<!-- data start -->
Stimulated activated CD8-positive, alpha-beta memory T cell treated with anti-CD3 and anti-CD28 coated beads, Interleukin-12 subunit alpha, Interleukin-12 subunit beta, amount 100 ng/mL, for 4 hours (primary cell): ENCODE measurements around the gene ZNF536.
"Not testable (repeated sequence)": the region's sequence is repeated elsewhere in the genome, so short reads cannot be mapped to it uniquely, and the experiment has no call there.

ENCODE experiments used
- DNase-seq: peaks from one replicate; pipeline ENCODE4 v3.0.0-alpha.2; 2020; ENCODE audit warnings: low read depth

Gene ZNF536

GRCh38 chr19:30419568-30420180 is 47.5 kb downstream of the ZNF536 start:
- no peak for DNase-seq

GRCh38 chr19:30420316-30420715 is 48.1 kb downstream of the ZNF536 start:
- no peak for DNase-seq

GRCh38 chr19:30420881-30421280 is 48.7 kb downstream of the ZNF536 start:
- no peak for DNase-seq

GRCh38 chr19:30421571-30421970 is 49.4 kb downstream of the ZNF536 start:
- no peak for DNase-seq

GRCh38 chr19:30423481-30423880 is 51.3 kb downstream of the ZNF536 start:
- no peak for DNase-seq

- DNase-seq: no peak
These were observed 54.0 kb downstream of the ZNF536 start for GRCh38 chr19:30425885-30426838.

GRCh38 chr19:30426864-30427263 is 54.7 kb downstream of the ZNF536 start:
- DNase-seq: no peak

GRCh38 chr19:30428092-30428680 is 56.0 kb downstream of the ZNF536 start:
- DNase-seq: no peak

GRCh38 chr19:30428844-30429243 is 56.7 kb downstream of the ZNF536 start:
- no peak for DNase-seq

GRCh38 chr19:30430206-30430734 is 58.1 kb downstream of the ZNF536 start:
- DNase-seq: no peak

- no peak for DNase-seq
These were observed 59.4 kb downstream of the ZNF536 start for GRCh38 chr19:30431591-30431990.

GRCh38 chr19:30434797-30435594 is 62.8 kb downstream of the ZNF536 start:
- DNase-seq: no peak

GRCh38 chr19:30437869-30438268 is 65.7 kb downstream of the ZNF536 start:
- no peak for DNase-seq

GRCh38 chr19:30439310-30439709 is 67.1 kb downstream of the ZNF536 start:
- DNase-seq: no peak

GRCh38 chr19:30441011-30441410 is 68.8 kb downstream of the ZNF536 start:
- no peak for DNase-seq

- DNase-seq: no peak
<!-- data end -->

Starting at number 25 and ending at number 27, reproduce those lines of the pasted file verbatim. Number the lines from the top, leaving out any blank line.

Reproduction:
- DNase-seq: no peak

- no peak for DNase-seq
These were observed 59.4 kb downstream of the ZNF536 start for GRCh38 chr19:30431591-30431990.